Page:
Good afternoon Lords, Ladies and Gentlemen, distinguished guests, friends and colleagues – and indeed I see many familiar faces from both Houses of Parliament around the room – Ann Clwyd who as Chair of the All Party Parliamentary Human Rights Group has worked tirelessly to advance human rights; my predecessor Baroness Anelay, who was strongly committed to this area of work. I am pleased to see many colleagues from the House of Lords, who consistently hold me and this Government to account on this critical agenda.
I would like to start by thanking the All Party Parliamentary Group on Human Rights and Amnesty International for organising today’s event, and for all the valuable work they do, including highlighting the important role of Human Rights Defenders.
I would also like to thank Amnesty International and many of you here who have helped us revise the guidance for our diplomats. Our diplomats play a key role across the world and by supporting human rights defenders, especially many tragically facing prejudice and oppression in their front line work, it is important the British Government, wherever we have representation in the world is a voice advocating for those human rights defenders.
Let me assure you that that guidance has now issued to our staff around the world, and will inform their work in 2018 – the year which marks the 20th Anniversary of the Declaration on Human Rights Defenders.
And in that context, next year I am also mindful of the fact that that the UK will host the Commonwealth Summit Heads of Government meeting. Working through the agenda with the Prime Minister, Foreign Secretary and indeed across government, we want to ensure that whilst there will be challenges, we bridge those challenges, as we see 52 Heads of Government assemble right here in London.
I know we are today joined by many human rights defenders and advocates, brave and courageous people who defend human rights across the world. We are joined by Issa Amro, whose work as a human rights defender in the Occupied Palestinian Territories is well known to the Foreign and Commonwealth Office.
Issa, I know you have recently discussed your experiences with my colleague Alistair Burt, our Minister for the Middle East.
Human Rights Defenders – UK Support
I am sure no one here underestimates the contribution of brave human rights defenders like Issa and others who are advancing human rights internationally.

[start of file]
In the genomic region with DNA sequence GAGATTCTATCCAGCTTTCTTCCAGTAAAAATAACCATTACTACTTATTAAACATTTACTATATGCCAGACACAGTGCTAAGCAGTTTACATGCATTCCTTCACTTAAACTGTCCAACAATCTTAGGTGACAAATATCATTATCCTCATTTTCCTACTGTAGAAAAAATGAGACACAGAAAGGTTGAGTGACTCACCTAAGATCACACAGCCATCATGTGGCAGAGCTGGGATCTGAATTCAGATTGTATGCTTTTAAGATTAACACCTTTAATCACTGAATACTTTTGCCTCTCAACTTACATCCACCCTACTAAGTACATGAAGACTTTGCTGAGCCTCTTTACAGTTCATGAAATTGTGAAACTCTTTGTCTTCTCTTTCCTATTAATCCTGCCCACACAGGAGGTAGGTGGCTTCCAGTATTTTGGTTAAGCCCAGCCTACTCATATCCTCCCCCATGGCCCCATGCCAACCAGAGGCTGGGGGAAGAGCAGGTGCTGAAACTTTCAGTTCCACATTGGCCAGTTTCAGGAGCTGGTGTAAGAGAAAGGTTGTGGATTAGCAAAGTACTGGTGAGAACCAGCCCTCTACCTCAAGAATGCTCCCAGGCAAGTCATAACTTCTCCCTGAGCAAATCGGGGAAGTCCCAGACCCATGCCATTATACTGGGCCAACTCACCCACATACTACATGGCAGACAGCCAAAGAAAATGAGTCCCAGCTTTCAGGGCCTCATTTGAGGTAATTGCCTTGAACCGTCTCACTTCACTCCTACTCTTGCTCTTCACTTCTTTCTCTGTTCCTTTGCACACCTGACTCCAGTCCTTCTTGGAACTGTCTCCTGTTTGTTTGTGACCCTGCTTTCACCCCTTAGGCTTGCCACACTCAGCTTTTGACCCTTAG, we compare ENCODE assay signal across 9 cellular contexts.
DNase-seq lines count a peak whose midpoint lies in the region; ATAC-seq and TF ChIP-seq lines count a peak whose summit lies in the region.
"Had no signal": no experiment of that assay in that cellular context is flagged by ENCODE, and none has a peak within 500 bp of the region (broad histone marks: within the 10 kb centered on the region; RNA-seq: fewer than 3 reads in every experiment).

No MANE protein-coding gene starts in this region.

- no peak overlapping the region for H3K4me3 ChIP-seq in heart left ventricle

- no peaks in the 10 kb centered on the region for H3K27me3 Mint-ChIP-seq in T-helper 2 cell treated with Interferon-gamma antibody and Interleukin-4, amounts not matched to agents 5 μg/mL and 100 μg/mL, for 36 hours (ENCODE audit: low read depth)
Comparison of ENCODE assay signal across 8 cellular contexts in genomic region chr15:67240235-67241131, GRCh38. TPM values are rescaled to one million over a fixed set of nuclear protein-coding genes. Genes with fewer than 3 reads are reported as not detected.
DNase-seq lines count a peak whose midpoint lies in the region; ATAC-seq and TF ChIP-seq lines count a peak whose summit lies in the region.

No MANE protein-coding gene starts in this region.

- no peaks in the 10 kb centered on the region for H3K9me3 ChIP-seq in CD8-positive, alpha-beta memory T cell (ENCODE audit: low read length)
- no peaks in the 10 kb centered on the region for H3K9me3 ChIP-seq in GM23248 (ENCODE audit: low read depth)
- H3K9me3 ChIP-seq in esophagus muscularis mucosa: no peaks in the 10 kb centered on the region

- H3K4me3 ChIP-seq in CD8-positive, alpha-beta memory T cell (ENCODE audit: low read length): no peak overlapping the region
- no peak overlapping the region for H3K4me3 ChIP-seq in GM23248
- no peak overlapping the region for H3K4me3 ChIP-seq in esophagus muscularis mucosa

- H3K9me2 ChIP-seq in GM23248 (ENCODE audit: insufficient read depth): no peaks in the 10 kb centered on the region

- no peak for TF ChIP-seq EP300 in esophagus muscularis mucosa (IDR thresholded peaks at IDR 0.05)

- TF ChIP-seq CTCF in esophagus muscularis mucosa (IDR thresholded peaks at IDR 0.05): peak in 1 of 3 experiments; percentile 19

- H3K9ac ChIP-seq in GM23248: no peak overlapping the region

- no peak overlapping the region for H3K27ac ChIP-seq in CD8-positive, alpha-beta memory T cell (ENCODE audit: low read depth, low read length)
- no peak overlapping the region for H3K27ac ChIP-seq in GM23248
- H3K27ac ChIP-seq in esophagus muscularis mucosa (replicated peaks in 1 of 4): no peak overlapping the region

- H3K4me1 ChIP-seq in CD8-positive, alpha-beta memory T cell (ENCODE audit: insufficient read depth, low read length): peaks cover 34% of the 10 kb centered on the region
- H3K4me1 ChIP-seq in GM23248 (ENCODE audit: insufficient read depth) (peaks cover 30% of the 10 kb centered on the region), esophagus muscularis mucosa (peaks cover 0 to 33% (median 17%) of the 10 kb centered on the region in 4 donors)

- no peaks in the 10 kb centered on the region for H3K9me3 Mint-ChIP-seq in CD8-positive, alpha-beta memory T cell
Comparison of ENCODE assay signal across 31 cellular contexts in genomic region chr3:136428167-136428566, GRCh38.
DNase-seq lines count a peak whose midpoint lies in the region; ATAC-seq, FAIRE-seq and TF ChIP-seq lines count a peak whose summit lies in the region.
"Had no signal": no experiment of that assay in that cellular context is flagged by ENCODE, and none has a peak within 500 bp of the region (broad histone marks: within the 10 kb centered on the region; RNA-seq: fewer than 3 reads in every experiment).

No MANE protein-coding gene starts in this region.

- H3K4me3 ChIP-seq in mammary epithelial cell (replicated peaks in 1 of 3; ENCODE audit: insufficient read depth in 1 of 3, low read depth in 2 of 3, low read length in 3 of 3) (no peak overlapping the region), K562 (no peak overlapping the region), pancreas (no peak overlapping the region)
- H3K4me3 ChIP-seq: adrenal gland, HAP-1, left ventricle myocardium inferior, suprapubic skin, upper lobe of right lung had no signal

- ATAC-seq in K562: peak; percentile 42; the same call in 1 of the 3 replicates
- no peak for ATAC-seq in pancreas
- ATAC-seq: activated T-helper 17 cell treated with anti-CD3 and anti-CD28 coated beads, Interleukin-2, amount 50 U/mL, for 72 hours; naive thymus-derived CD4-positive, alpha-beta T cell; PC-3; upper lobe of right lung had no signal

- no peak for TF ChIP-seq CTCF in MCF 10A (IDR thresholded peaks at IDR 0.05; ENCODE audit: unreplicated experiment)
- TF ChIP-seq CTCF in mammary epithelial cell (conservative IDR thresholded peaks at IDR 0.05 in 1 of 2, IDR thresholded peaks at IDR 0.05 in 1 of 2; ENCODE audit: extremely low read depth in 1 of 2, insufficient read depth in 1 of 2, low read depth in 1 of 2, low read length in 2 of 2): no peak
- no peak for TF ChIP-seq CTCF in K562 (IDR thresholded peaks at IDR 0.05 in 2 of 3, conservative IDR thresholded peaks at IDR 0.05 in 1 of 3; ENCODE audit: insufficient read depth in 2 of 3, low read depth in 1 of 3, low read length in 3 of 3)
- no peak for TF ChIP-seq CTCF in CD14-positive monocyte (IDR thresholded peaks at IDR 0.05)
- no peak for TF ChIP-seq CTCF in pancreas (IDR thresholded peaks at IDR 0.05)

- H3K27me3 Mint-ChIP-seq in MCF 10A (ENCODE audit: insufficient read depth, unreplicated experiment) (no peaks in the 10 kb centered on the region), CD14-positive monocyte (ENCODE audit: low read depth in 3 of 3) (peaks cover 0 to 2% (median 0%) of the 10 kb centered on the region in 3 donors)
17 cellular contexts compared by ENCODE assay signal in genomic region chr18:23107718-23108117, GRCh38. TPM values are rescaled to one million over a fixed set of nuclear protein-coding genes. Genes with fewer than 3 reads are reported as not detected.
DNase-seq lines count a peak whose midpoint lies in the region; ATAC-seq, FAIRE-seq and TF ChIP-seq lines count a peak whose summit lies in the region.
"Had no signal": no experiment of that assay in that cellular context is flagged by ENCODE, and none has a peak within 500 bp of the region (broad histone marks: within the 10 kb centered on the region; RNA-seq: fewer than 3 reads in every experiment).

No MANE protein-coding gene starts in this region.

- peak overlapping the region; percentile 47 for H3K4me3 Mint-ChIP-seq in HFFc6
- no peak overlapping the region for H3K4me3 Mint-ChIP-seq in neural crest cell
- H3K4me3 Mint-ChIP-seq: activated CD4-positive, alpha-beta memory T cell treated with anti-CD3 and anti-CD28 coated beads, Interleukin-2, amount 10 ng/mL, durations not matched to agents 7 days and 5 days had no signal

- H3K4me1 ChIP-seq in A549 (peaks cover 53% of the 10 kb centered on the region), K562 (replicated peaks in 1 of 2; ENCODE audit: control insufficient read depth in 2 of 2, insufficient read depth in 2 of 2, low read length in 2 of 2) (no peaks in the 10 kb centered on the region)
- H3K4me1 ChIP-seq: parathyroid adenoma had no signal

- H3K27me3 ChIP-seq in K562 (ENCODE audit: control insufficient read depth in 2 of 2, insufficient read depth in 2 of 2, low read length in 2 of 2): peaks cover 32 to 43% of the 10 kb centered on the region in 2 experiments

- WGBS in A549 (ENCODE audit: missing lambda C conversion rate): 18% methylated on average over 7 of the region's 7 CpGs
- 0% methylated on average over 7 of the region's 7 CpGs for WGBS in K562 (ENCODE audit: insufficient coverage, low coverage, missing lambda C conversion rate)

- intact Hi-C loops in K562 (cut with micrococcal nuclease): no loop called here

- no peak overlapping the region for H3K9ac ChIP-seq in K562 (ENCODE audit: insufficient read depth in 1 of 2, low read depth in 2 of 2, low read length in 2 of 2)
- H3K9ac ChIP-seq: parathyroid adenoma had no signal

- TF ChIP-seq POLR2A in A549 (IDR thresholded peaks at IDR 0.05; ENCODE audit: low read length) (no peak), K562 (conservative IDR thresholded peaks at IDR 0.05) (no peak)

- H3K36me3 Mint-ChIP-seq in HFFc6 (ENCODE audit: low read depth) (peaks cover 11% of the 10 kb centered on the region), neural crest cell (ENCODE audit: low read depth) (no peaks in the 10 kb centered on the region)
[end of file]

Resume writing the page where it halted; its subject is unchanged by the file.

By speaking truth to power and helping individuals understand and exercise their rights, they act as custodians, guardians of our freedoms, our democracies, and of good governance. But they are also acting because it is the right thing to do.
And it is a tragedy, ladies and gentlemen that these very same people frequently come under attack. Unsurprising, they come under attack from the very powerful voices those seeking to protect their own influence, to whom human rights are an obstacle and an inconvenience, not something every citizen should enjoy.
This is why our government, why the Foreign and Commonwealth Office, champions human rights defenders around the world. This year we have been working to uphold and strengthen the protections afforded to them by the international human rights system. Just last month we helped forge consensus on a UN General Assembly Resolution on Human Rights Defenders. Indeed only yesterday I returned from Geneva were the UK supported a Special Session of the Human Rights Council on the plight of the Rohingya .
As part of our commitment to human rights defenders, the UK is a powerful advocate of journalists and programmes to build their capacity. That’s why ladies and gentlemen on the International Day to End Impunity for Crimes Against Journalists in November, our Foreign Secretary Boris Johnson committed to spending £1 million over the next financial year on projects that will enable journalists and media professionals to promote their own free press and uphold human rights. And let me be clear, this is one area amongst others prioritised by our Secretary of State. He talks very passionately about human rights, in particular the issues of press freedoms and protection of journalists, and LGBT rights, all of which are very close to the Foreign Secretary’s heart.
Write for Rights Campaign – Detentions in Turkey